Team 4388 has an invite to drive our t-shirt shooting robot at a professional hockey game. We will have an audition in a week. Right now our robot has 6” mecanum drive wheels that we use for exhibition at basketball games. We’re thinking that mecanum is probably not a good choice for ice!
We’re considering adding tie-wraps to act as studs to treaded wheels (e.g. am-0940). We found that the head of a tie-wrap will fit into the wheel tread space and still stick out.
There must be some ice driving experts in our FRC community. What’s your advice?
Those videos make me wonder if we’re making too big a deal about driving on ice. Yes we’re in Colorado but it’s been warm here lately. Apologies to those in the north eastern part of the USA that could probably drive test on ice easily.
I would agree that mecanum wheels are not the best choice for ice. I would stay away from studs, as they maybe chew up the ice a little bit, which is not the most desirable outcome.
I would recommend using a solid rubber wheel, either the kop wheels or Colson wheels or something similar. As I recall, kop wheels on ice have a similar coefficient of friction as lunacy wheels on regolith, so watching videos from 2009 will give you an idea of what you’re in for. As long as you accelerate slowly you should be able to maneuver your robot relatively easily.
I would absolutely ditch the mecanum.
Few questions before I go on
Do you guys have access to a 3D printer?
Did the venue give you any information on rules you would need to follow?
Do you have a gyro?
Im sure there are more questions but lets start here
I don’t know if they would work with you robot, but something like these Andymark pneumatic wheels would probably be my first choice for driving on ice. A soft roughtop/wedgetop tread might also work reasonable well.
I’d try putting a zip tie around the central bulge of each mecanum roller. If they are small and sharp enough, they’ll act like mecanum ice skates.
With enough time to prepare, I would suggest fabricating hard plastic “screw wheels” with a coarse, sharp, 45-degree helical tread pattern. You’d want to mount the wheels so that the ridges form an “X” against the ice.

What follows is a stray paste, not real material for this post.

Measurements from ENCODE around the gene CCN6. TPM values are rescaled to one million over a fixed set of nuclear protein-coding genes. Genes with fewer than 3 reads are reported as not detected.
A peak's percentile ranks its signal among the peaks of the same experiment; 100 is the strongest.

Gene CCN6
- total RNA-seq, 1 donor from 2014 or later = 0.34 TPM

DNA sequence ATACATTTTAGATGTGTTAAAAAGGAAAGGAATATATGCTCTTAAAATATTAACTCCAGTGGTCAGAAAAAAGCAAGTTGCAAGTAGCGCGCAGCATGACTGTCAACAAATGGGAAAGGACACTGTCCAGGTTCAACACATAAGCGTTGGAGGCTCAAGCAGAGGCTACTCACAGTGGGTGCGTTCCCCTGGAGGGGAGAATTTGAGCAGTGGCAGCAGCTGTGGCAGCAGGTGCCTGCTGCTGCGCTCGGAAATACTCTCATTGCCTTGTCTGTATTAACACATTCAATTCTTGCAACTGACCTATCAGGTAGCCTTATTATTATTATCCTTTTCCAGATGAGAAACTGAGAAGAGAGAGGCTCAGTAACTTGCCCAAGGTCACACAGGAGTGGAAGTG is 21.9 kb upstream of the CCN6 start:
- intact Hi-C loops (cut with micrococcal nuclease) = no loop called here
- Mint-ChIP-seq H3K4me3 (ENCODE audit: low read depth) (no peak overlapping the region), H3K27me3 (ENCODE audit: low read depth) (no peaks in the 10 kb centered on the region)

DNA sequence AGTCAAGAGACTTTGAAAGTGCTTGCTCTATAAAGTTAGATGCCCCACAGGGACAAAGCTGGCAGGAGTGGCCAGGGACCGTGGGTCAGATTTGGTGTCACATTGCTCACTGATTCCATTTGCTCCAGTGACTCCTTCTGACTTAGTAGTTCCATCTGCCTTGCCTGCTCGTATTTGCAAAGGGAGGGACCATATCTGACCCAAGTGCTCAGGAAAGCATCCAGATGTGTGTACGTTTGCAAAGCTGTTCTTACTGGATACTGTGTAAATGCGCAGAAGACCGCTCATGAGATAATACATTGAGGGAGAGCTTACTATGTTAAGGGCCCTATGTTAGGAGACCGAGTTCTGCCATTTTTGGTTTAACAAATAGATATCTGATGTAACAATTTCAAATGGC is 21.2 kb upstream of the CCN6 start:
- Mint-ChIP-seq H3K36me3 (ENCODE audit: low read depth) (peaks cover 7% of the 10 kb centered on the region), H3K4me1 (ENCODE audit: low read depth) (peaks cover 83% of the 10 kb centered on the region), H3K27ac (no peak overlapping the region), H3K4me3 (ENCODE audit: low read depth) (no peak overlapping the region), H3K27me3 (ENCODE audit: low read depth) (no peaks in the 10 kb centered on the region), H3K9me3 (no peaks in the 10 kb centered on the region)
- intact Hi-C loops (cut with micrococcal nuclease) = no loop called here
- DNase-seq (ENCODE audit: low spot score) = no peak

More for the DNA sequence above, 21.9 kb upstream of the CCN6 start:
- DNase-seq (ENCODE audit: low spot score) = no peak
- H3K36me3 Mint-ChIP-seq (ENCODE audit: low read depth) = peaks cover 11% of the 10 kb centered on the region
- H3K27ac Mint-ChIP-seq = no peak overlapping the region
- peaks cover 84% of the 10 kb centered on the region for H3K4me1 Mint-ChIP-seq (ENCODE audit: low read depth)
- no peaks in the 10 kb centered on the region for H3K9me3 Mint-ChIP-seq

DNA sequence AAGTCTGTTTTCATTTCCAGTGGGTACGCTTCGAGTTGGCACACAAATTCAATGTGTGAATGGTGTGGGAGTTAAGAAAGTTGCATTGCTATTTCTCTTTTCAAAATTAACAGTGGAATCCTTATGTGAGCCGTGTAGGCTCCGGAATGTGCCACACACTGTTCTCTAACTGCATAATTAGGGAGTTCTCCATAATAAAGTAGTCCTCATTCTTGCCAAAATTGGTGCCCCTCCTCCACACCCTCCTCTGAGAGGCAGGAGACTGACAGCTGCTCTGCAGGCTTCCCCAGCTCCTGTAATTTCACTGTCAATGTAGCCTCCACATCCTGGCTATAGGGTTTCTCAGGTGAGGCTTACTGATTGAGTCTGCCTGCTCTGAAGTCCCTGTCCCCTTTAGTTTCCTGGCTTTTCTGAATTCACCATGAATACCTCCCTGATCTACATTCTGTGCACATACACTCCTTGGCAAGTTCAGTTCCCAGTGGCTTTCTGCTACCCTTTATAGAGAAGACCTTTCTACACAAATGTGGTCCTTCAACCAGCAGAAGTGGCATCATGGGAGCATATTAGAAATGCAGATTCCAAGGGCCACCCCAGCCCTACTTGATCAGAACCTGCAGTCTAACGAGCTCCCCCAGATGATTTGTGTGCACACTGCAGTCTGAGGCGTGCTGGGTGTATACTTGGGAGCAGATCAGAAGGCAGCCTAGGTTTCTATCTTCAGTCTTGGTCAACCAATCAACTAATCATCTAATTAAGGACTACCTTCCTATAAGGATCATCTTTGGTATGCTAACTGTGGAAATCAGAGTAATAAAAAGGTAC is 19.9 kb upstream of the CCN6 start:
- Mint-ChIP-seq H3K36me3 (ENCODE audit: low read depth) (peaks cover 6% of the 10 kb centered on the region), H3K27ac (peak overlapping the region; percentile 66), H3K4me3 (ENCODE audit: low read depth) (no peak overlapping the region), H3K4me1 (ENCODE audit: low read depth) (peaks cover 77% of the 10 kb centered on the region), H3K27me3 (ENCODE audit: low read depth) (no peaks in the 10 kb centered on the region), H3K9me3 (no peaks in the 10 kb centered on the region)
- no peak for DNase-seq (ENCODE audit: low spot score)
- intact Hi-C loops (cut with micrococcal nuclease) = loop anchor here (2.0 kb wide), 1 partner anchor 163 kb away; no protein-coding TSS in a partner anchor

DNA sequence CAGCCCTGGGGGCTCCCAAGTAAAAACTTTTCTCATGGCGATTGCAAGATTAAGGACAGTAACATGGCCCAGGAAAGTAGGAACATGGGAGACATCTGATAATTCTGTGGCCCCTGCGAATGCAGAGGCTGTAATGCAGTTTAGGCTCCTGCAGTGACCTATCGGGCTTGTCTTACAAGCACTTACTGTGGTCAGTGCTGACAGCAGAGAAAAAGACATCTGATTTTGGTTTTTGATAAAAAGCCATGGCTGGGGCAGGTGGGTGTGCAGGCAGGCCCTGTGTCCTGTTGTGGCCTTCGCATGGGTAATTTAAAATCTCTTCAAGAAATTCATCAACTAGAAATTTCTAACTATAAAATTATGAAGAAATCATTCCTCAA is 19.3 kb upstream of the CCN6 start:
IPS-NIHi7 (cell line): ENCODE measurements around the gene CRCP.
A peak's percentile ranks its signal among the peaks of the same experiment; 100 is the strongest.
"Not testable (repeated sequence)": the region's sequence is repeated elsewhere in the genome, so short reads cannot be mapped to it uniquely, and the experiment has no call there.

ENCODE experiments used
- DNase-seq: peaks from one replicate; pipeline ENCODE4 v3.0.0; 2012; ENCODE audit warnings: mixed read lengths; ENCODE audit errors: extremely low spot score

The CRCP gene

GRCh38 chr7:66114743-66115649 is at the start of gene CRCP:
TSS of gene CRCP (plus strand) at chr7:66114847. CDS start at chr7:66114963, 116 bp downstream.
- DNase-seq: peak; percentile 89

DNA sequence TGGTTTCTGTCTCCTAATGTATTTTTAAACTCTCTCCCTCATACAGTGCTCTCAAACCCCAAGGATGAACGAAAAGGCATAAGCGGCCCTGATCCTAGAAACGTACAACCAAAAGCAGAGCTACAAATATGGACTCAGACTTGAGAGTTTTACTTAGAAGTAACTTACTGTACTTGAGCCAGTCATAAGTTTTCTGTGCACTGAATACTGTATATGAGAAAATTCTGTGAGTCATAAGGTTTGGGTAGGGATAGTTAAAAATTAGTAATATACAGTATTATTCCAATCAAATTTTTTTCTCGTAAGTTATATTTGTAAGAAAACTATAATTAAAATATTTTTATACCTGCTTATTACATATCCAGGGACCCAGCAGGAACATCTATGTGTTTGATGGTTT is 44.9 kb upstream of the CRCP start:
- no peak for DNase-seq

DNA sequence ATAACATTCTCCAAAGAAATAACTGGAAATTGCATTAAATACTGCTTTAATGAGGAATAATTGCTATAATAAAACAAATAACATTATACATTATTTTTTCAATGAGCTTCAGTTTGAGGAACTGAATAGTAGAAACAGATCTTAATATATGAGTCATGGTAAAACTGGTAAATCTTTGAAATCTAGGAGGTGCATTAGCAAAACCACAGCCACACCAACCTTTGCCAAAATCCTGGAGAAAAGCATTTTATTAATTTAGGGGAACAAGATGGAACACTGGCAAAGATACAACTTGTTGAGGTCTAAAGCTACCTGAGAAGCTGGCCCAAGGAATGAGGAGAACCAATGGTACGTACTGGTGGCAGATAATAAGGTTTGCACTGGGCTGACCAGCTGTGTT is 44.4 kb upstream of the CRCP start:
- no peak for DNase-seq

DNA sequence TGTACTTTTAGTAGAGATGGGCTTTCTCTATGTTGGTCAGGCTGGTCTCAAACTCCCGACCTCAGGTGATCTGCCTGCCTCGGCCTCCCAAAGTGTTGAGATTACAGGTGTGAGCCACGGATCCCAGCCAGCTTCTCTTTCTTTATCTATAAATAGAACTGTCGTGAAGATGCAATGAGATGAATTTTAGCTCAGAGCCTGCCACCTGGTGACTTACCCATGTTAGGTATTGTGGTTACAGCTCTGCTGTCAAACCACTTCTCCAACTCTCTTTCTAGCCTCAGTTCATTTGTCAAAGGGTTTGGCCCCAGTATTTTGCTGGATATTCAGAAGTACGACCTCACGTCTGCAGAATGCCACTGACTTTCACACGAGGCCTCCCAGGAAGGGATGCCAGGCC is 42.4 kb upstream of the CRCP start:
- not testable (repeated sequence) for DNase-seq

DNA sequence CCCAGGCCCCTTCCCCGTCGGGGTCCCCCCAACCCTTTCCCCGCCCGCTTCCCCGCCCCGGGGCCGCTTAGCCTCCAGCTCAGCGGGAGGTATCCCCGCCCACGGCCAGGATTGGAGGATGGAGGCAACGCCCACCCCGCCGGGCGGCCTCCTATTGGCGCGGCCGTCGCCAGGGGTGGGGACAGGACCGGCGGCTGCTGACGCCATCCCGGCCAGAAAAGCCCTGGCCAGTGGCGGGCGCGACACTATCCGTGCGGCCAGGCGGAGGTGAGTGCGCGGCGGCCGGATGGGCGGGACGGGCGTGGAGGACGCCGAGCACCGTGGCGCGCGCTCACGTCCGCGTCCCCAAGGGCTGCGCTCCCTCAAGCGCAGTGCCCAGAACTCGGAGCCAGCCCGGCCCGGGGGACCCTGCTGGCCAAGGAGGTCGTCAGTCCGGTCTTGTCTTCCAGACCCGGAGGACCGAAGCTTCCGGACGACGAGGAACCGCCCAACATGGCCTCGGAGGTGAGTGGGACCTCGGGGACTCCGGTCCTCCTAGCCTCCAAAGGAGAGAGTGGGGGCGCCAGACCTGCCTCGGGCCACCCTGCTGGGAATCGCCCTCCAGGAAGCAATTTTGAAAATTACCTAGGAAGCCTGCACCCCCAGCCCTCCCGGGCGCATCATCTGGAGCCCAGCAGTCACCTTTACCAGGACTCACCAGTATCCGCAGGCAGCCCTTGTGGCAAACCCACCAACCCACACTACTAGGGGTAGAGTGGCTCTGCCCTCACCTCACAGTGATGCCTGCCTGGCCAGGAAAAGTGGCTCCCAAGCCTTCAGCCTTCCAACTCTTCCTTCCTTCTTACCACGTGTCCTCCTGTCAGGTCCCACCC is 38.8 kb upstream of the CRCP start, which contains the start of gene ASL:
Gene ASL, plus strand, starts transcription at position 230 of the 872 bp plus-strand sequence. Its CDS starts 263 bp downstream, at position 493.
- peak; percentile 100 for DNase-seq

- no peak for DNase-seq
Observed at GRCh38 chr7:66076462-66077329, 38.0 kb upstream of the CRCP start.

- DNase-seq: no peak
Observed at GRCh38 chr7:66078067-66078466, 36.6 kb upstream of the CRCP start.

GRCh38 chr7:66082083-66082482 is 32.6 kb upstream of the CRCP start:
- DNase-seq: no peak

If you are out on the ice BEFORE the Zamboni resurfaces, roughtop tread would probably be your best bet. The ice would be covered with snow from the hockey action in the previous period. And dial back the power to the wheels. Once you start slipping, its all over, you’re out of control.
(Or like we say here in New England while driving in wintery conditions, “Here, hold my coffee and watch this!”)
FRC190 has dropped the puck at a couple Worcester Sharks games with different robots but all have been 6-wheel, rubber-wheeled robots. I can’t imagine mecanum being a huge issue as the advice Dana gave applies to all robots (and cars).
Go slow and be careful of oversteering. Once you close control, don’t keep spinning the wheels more!
And when our robot did the groundbreaking ceremony and ribbon-cutting ceremony for the new WVU basketball facility and new Physics building, all in the snow and ice. We had mecanum drive, and it slid all over the place. If you can, don’t use Mecanum.
Roughtop tread worked decently for us shooting off shirts at the local ECHL affiliate games. The rivets acted like spikes and it seemed we had some semblance of control. The tread does get loaded up with snow.